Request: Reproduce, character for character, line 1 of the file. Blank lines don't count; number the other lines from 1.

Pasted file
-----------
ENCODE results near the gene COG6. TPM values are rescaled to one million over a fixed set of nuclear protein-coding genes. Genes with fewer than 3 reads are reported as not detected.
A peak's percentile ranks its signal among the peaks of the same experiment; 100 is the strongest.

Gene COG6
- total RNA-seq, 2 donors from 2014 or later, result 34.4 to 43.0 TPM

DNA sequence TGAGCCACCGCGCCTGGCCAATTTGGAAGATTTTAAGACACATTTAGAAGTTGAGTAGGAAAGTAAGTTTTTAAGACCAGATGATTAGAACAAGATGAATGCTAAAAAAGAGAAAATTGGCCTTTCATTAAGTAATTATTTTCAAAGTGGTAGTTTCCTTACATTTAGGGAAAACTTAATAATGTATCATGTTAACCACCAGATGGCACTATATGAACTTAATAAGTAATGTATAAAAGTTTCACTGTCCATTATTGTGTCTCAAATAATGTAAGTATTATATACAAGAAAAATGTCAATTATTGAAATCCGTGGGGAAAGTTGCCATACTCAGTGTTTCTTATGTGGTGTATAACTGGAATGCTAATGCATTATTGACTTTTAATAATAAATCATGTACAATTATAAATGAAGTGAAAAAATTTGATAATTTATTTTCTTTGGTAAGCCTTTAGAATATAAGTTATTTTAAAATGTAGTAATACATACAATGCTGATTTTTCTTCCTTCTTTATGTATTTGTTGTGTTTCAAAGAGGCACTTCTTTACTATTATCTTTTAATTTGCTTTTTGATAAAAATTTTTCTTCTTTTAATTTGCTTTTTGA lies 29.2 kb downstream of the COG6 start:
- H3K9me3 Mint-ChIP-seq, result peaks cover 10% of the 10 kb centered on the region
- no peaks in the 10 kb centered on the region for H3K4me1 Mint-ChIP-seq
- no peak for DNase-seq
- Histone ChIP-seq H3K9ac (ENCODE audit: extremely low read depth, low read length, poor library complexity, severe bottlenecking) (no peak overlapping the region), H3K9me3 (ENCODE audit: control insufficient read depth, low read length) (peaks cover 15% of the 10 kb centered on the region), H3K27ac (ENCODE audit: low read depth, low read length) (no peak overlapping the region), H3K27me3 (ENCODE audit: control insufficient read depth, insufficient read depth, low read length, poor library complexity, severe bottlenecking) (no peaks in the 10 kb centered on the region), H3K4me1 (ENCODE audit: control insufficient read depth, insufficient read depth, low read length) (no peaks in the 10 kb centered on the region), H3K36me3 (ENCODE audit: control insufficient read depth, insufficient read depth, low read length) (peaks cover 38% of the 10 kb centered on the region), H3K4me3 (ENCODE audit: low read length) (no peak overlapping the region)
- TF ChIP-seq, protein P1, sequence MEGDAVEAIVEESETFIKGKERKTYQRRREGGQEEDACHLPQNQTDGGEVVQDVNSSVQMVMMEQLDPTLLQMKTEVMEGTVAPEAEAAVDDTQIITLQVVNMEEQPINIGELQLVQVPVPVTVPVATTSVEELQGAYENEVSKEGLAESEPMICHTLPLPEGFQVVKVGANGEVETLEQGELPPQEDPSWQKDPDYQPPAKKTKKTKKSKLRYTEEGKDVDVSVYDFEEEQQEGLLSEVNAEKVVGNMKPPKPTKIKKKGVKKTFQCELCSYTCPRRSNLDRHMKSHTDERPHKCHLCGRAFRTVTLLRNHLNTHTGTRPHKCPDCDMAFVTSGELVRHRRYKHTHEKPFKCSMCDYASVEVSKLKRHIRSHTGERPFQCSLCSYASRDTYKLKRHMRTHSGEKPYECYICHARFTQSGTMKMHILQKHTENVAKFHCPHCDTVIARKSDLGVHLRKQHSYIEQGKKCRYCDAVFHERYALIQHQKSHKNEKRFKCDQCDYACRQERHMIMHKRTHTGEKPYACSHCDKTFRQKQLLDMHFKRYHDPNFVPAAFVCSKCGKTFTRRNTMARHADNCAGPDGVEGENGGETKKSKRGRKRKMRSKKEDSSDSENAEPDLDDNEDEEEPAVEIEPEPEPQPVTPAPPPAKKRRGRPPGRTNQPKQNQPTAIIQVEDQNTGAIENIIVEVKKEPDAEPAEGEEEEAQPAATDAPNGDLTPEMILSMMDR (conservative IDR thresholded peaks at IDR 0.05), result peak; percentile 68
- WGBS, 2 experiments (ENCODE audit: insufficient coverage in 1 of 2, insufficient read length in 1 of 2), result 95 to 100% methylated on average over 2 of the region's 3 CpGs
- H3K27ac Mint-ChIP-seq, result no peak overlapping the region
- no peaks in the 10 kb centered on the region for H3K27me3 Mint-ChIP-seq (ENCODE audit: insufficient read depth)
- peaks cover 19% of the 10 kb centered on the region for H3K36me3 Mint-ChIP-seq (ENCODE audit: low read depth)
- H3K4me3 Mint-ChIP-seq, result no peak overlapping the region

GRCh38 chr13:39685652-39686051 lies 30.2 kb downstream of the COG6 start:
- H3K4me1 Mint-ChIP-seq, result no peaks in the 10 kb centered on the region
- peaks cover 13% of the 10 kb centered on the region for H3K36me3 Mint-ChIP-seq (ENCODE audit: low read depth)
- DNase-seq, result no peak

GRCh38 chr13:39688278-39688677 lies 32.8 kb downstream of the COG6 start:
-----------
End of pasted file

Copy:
ENCODE results near the gene COG6. TPM values are rescaled to one million over a fixed set of nuclear protein-coding genes. Genes with fewer than 3 reads are reported as not detected.